Monique Porsandeh, Pedestrian Run Over by San Francisco Driver, to Lobby for Safer Roads
Today, Monique Porsandeh is making her first trip back to San Francisco since she was run over by a car and severely injured earlier this year.
Team Monique After suffering severe injuries from being run over by a car, Monique Porsandeh was in coma for weeks.
Porsandeh, 26, was nearly killed as she walked through the Marina District where a driver plowed through the crosswalk, hitting her before speeding off. Eight months and many hours of rehabilitation later, Porsandeh can now walk -- and she's planning to walk right into City Hall today to ask San Francisco supervisors to make this city safer for pedestrians.
The plan is to briefly speak to the Board of Supervisors this afternoon, then head over to the Pedestrian Safety Committee again at 6 p.m where she will ask the city to fund more pedestrian safety projects that'll help improve visibility between motorists and pedestrians, including lighting up crosswalks.
She will also touch upon an investigative report by the Bay Citizen that revealed a large portion of local motorists responsible or suspected of vehicular violence are never actually prosecuted. San Francisco fares better than other Bay Area cities when it comes to prosecuting motorists, and according to the article, "San Francisco District Attorney George Gascón charged seven out of nine drivers, including one cyclist, found to be at fault in fatal pedestrian crashes his first year in office."
On Feb. 24, Porsandeh was walking at a crosswalk at Green and Fillmore streets when a dark-colored Honda Accord plowed through the walkway, hitting Porsandeh and another pedestrian. Both were knocked unconscious. Porsandeh, a research assistant at UC Berkeley, suffered a major brain injury as well as a shattered pelvis, broken back, shattered leg, and broken bones. She has no recollection of the accident, but later learned the driver sped off and hasn't yet been caught. The other pedestrian suffered non life -threatening injuries.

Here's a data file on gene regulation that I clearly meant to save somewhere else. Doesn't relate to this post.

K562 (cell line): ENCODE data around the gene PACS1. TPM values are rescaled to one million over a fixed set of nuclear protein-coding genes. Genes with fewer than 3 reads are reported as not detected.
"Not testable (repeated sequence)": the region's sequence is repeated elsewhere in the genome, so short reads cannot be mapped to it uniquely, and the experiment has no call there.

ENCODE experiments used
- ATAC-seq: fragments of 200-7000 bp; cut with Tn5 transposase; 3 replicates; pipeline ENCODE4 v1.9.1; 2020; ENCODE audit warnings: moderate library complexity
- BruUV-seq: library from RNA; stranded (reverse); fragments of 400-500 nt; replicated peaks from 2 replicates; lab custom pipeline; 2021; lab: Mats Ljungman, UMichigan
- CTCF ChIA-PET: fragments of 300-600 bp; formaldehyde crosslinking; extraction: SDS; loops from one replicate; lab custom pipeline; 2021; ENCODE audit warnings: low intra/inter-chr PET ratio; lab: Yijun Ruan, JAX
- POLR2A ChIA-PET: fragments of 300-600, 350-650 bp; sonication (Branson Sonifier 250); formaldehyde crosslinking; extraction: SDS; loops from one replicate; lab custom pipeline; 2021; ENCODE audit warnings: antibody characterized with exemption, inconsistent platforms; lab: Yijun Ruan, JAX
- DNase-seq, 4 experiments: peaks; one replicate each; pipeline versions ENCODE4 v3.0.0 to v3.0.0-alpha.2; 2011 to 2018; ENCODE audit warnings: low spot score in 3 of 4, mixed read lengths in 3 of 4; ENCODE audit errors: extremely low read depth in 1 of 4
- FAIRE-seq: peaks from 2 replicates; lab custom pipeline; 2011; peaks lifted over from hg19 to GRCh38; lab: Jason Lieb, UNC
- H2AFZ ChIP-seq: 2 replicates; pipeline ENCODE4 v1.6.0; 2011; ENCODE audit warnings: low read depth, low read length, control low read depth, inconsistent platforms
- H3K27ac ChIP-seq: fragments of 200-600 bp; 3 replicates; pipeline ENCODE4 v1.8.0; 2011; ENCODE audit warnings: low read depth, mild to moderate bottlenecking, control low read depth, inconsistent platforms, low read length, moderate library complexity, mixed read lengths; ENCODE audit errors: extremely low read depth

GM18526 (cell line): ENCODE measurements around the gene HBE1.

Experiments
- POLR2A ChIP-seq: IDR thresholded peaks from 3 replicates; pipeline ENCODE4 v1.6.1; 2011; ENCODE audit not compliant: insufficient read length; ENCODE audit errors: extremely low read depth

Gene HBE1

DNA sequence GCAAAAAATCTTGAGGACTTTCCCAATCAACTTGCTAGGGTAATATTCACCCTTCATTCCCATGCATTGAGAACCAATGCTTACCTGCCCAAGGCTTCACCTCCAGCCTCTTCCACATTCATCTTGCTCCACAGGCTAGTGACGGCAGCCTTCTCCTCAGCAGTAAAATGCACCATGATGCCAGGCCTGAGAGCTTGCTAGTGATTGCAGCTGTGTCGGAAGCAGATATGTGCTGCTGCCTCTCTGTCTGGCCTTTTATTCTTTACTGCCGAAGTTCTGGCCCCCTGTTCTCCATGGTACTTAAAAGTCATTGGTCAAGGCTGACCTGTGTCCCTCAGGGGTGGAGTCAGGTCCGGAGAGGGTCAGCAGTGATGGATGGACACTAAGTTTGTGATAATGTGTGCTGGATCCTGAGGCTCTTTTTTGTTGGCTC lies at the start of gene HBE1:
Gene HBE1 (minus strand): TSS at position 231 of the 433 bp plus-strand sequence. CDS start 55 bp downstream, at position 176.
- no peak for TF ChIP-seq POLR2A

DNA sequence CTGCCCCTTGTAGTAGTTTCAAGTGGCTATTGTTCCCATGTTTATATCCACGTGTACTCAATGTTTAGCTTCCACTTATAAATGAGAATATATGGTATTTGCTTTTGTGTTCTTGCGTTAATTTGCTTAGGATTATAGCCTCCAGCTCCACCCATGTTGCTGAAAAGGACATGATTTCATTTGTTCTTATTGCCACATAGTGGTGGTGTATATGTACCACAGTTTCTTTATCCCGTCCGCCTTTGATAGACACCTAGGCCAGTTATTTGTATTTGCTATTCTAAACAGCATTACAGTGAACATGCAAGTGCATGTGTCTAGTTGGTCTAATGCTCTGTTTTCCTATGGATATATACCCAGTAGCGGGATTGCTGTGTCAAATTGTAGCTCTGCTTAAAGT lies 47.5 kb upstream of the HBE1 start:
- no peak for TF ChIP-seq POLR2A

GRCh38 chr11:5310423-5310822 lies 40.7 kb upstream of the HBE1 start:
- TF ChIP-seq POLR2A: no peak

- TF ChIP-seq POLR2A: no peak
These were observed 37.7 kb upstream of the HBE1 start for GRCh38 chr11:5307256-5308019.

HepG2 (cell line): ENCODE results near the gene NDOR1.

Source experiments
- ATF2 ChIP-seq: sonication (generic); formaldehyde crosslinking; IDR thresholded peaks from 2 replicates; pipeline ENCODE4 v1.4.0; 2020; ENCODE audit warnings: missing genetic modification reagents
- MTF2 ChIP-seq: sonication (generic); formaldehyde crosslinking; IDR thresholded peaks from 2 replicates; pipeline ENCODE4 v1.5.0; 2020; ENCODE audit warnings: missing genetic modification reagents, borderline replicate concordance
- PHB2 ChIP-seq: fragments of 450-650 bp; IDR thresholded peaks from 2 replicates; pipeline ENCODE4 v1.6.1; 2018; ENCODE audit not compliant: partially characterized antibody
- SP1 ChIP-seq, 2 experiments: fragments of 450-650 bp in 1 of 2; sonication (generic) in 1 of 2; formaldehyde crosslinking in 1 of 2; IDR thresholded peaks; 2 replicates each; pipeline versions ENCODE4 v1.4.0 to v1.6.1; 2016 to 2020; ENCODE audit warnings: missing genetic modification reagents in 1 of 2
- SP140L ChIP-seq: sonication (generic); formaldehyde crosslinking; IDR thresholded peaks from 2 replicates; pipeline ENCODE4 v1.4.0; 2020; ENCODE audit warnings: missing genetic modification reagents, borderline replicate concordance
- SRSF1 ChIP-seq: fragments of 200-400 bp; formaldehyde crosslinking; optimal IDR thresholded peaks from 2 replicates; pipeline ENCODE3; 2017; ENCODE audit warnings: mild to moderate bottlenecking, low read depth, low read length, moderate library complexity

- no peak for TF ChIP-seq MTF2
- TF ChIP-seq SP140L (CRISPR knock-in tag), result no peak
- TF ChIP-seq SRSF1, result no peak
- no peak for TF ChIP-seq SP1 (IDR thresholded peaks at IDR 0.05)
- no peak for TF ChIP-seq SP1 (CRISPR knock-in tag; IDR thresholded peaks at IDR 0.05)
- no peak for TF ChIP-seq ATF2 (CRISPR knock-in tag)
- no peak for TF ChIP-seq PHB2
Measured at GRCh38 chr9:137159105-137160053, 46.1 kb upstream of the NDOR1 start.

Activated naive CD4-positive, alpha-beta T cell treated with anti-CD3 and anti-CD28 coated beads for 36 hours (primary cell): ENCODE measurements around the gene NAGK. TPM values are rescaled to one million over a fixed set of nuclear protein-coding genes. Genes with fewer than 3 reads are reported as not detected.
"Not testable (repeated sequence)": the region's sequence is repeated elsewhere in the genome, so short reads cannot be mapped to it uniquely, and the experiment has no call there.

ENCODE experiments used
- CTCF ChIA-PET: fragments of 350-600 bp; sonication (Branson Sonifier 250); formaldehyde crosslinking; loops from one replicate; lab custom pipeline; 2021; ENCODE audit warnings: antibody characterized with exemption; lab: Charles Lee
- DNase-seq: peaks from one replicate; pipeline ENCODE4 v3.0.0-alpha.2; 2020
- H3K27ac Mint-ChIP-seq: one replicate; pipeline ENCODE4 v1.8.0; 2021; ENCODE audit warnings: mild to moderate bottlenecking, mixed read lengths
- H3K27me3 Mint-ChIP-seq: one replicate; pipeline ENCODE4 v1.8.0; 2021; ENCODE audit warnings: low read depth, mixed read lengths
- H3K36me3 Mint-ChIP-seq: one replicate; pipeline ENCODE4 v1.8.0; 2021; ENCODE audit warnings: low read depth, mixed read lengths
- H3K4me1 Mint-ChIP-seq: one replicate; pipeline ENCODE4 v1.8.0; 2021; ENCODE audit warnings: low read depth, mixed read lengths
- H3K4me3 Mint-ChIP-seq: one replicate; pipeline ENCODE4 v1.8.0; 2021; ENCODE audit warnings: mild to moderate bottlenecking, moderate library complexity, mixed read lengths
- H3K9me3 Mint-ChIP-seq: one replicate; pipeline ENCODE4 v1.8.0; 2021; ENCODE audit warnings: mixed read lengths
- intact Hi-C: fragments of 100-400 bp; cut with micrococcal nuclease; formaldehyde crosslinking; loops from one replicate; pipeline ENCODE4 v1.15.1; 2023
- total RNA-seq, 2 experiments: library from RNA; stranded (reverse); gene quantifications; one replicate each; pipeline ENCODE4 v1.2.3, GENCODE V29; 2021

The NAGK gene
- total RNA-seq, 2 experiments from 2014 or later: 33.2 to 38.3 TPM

"The first aid responders at the scene didn't think she was going to make it," said Mahendra Prasad, Porsandeh's friend. "It's pretty miraculous that she's still around."
Porsandeh remained in coma for a couple weeks, then spent months lying in a hospital bed before being moved by ambulance to Southern California where her family lives.
Beyond the physical pain, Porsandeh has been dealing with the financial stress as well. Even with health insurance, Porsandeh is facing upwards of $100,000 in out-of-pocket medical and rehabilitation expenses. Those bills should be paid by the driver responsible for running her over, said Prasad. And that's the problem: To prosecute someone and receive restitution, the driver must be identified.
It doesn't just fall on the individual, but taxpayers, too. According to the findings by San Francisco Injury Center, a report often cited by pedestrian safety advocates, pedestrian injuries cost San Francisco taxpayers $15 million annually and make up 25 percent of all traumatic injuries.
Porsandeh's friends and family have set up a fund-raising websiteif you care to kick in some cash to help relieve her burden of high medical costs. If you can't support her financially, at least back her cause. You can start by slowing down and watching out for pedestrians.